Medterm Corner – Diabetes

Medterm Corner – Diabetes

Welcome back to Medical Terminology Corner! Let’s talk about a common disease that affects a lot of people and that is still not curable even though we have some very good and effective treatments for the disease – Diabetes. The name originated from old Greek: διαβαίνω: diabaino— cross, pass through, flow through). “Diabetes” is the general term for multiple diseases with one common symptom – copious urination or polyuria (definition of the prefix poly- is many or excessive and –uria: urine). Most of the time when people use term “diabetes” they talk about diabetes mellitus – a disease with high glucose levels in the blood. Ancient Greek physician Aretaeus from Cappadocia (30-90?A.D.) described excessive polyuria, that was related, in his opinion, to the abnormal water flow in the body. Another type of diabetes – diabetes insipidus, although extremely rare, was known since old ages but, until 18th century, people did not know the difference between diabetes mellitus and diabetes insipidus. So then, diabetes with the urine that was sweet to taste (imagine that doctors in old ages had to taste patient’s urine) was called – diabetes mellitus (from Latin mel — honey). In the 19th and the beginning of the 20th centuries, there was a significant scientific research done on diabetes insipidus that was related to the abnormality of the central nervous system and posterior (back) lobe of the hypophysis (pituitary gland) or neurohypophysis, when neurohypophysis does not secrete enough of the antidiuretic hormone (ADH) or vasopressin. In other type of diabetes insipidus there are normal levels of vasopressin, but impaired response to the hormone from kidneys. In clinical descriptions, the term “diabetes” most of the time means excessive thir Continue reading >>

Diabetes Insipidus

Diabetes Insipidus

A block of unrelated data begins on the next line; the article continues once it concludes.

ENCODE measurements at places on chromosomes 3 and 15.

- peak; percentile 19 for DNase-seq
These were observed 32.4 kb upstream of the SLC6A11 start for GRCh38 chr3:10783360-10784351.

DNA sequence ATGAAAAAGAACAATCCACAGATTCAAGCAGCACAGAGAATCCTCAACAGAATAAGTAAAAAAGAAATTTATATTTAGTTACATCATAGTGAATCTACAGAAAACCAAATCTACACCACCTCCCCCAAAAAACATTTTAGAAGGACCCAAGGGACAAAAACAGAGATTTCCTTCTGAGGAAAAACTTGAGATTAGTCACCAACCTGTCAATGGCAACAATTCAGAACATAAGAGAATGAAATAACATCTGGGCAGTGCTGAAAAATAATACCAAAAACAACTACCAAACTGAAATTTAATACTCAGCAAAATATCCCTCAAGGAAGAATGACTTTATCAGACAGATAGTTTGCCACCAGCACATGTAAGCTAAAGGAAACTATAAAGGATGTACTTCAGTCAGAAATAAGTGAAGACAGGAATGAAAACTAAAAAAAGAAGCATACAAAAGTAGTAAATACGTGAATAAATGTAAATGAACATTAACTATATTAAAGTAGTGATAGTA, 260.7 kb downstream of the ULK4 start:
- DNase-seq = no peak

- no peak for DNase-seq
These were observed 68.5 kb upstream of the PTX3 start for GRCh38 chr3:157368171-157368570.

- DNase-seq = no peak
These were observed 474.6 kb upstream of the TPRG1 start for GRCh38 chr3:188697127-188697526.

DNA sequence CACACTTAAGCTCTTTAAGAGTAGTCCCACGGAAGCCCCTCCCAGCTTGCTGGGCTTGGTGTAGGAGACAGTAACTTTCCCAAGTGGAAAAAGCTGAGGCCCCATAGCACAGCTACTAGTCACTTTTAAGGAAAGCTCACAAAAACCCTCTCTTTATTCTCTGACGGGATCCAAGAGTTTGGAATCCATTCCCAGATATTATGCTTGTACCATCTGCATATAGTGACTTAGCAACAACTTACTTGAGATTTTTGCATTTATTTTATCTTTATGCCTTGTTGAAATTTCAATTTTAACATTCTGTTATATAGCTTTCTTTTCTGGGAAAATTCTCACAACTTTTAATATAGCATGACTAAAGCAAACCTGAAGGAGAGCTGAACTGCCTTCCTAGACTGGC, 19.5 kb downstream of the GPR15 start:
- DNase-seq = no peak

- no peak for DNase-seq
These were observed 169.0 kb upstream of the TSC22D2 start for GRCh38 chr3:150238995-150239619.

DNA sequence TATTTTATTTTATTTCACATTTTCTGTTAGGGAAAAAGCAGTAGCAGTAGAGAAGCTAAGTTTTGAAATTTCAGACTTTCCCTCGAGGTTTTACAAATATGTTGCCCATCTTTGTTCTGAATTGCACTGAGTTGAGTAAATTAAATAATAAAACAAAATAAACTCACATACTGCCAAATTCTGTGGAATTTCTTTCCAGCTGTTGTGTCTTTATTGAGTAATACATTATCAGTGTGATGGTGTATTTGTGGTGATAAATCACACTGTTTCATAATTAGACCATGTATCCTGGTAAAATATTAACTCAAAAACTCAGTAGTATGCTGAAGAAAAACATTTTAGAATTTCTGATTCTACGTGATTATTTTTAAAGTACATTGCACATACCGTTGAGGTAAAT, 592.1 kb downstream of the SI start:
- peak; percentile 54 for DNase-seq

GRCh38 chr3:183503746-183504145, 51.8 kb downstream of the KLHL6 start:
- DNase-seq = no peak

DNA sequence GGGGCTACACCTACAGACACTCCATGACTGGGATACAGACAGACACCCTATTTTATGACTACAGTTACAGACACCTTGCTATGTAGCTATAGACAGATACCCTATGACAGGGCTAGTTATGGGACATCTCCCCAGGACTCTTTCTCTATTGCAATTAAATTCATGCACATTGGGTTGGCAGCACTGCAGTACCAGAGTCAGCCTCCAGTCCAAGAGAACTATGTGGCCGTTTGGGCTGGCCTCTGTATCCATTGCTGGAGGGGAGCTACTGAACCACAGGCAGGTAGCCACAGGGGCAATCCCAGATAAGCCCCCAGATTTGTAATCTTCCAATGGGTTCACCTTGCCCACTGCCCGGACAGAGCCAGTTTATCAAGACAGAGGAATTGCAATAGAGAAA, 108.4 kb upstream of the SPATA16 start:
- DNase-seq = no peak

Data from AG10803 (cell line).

Practice Essentials Diabetes insipidus (DI) is defined as the passage of large volumes (>3 L/24 hr) of dilute urine (< 300 mOsm/kg). It has the following 2 major forms: Two other forms are gestational DI and primary polydipsia (dipsogenic DI); both are caused by deficiencies in AVP, but the deficiencies do not result from a defect in the neurohypophysis or kidneys. Signs and symptoms The predominant manifestations of DI are as follows: The most common form is central DI after trauma or surgery to the region of the pituitary and hypothalamus, which may exhibit 1 of the following 3 patterns: In infants with DI, the most apparent signs may be the following: In children, the following manifestations typically predominate: If the condition that caused DI also damaged the anterior pituitary or hypothalamic centers that produce releasing factors, patients may present with the following: Physical findings vary with the severity and chronicity of DI; they may be entirely normal or may include the following: See Clinical Presentation for more detail. If the clinical presentation suggests DI, laboratory tests must be performed to confirm the diagnosis, as follows: Additional studies that may be indicated include the following: See Workup for more detail. Management Most patients with DI can drink enough fluid to replace their urine losses. When oral intake is inadequate and hypernatremia is present, provide fluid replacement as follows: Give dextrose and water or an intravenous fluid that is hypo-osmolar with respect to the patient’s serum; do not administer sterile water without dextrose IV Administer fluids at a rate no greater than 500-750 mL/hr; aim at reducing serum sodium by approximately 0.5 mmol/L (0.5 mEq/L) every hour Pharmacologic therapeutic options include the follo Continue reading >>